Why Has This Failed to Happen?

Why have employers not adopted the model of rational incentives and one that was of demonstrated practicality? Understandably, employers wanted to use health insurance to attract and satisfy employees, to differentiate themselves in the labor market, and to attract and keep their employees.

Thus, the company's own health plan, as an attractive alternative vis-à-vis others, became more important than a vision of a pooled purchasing model in which everybody has choices and competition regardless of the identity of any individual's employer. Thus, the typical company started with one indemnity carrier, because with indemnity insurance there is no point to having multiple carriers. The company paid either the whole or a very high percentage (80-100 percent) of the premium, both to take advantage of the tax break and also to avoid creating targets for union organizers, or in those cases where the companies have unions, acceding to the union's demands to make the employer pay the whole cost.

Later, when cost containment was needed, they adopted Preferred Provider Networks as the least disruptive model for their employees; the employees would not have to change doctors, and it would appear as if little had changed. When Preferred Provider insurance proved to be inadequate, some employers imposed HMOs on whole groups. This was a disastrous mistake and a fundamental cause of the backlash. Also, it led employers to demand that HMOs include in their networks all the providers that their employees might wish to see, thus destroying their ability to select providers for quality, economy, and teamwork and to bargain for good terms. It is a great irony that so soon after employers and insurers won the right to contract selectively with providers, overthrowing "any willing provider," they reinvented it. Many employers offered some HMOs as a choice because some employees wanted them. Many did not offer choices, because of fear of administrative complexity or adverse selection against the company plan. Moreover, unlike today, institutions' ability to broker multiple choice economically did not exist in the private sector. (Now, there are companies that can help to do this.) However, a few employers did adopt defined contributions. American Express and a number of universities took that route and realized substantial savings from competition.

But, very few employers were willing to do defined contributions, because they were afraid it would seem like a take-away for some employees; or because it made things explicit that previously were implicit; and because making the employer pay the whole premium has high symbolic value for unions and for some firms with employees embodying high human capital. Thus, a great majority of employers did not find it in their interest to adopt the model that would give the ideal cost-effective system a fair shot at the market. They have no right to complain if their costs are running out of control again.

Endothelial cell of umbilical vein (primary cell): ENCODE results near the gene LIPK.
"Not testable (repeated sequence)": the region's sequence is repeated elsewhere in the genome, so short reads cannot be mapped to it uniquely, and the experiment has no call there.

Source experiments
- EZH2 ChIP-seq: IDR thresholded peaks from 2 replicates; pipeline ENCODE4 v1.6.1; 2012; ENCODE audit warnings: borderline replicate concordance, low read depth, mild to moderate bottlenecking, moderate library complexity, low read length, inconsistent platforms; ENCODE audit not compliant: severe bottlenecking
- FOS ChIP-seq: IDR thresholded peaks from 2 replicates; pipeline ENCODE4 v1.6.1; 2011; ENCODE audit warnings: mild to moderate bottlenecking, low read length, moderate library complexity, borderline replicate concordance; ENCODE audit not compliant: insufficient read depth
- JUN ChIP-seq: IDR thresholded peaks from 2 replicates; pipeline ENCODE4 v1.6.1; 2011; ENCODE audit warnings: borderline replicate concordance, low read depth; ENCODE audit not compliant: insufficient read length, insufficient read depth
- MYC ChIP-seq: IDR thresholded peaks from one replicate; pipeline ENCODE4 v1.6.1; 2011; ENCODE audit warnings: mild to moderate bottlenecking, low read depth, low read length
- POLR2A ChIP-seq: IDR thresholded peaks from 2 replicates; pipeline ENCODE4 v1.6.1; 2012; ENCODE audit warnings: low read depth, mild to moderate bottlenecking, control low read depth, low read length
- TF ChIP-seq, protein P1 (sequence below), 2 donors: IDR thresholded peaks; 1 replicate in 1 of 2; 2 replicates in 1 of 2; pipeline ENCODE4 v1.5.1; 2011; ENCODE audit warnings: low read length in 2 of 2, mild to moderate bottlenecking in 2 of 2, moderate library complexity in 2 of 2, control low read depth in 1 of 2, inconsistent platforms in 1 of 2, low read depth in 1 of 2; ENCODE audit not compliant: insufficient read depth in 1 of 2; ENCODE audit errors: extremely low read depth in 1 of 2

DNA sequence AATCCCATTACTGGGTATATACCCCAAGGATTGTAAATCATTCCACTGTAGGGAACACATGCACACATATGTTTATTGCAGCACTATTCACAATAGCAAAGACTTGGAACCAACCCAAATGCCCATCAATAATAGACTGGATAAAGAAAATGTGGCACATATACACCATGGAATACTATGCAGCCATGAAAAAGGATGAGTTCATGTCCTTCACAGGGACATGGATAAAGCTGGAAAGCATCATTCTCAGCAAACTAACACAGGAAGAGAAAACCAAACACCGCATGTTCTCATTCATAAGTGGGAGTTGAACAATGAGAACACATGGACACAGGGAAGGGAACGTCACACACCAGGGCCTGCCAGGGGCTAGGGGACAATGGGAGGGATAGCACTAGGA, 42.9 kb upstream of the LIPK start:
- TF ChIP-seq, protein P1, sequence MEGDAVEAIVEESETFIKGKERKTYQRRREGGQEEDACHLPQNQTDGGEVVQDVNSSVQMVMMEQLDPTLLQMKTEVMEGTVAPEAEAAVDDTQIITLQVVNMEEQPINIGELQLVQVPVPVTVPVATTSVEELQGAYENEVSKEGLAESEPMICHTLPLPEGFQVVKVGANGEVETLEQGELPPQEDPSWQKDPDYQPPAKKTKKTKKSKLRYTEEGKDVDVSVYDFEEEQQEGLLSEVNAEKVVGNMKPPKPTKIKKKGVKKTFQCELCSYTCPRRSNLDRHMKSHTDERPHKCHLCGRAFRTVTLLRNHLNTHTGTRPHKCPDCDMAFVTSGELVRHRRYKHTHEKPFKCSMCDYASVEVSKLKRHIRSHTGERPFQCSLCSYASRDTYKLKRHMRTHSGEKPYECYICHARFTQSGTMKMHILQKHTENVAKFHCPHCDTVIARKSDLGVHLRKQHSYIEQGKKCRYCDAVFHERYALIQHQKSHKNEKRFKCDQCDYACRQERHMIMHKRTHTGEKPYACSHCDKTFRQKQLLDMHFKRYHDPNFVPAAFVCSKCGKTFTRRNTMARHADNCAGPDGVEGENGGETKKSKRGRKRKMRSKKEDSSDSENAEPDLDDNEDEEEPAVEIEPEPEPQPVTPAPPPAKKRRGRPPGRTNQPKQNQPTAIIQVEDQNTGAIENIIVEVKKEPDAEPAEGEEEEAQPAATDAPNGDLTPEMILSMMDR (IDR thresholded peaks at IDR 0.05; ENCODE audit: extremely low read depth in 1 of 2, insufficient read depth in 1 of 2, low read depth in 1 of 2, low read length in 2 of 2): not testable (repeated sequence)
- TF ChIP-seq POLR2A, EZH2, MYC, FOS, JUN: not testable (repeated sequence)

How to Reach the Goal

There is a public good at stake, and collective action is needed. It would help enormously if the medical profession accepted responsibility for resource management and cost containment as a moral necessity and incorporate that into its value system. Yet, that might not be possible, as the training programs become increasingly more dependent on sophisticated technology.

Also, it would help a great deal if large employers would take the lead in forming insurance exchanges to broker multiple choice of plan economically. It would also help if employers and unions could find a way to agree on defined contributions.

Somehow, there must be a limit on tax-free employer contributions to health insurance and some way of requiring defined contributions in tax-favored employer programs. This would result in a saving for the employees who choose cost-effective health systems, so that they have some reason to choose them and some reason to accept the limitations that often go with economizing.

There needs to be a realignment away from the dysfunctional, all-inclusive carrier HMO that insulates delivery systems from consumers. For instance, if a medical group in California is contracting with them and if it reduces its capitation, it loses money without attracting any new members because the premium is mediated through the HMO. The HMO squeezes them and still charges the customers what ever the traffic will bear. Thus, we need to transition away from that and to delivery systems that face the market directly in partnership with carriers that serve as their marketing arm. In a competitive market, delivery systems, rather than carriers, should decide what to charge There should be subsidies for starting exchanges and strong incentives for employers to join them. An "exchange" means an efficient mechanism to present multiple choice to every employee and to keep track of it and transmit the information promptly and accurately to carriers and employers. Finally, academic health centers should be supported for the public goods they provide with payment methods that reward efficiency and reward ways to reduce the costs. That would be an innovation. This would include such things as fixed dollar payments per resident for rational numbers of residents—perhaps 110 percent of U.S. medical graduates—with financial transparency and quality accountability.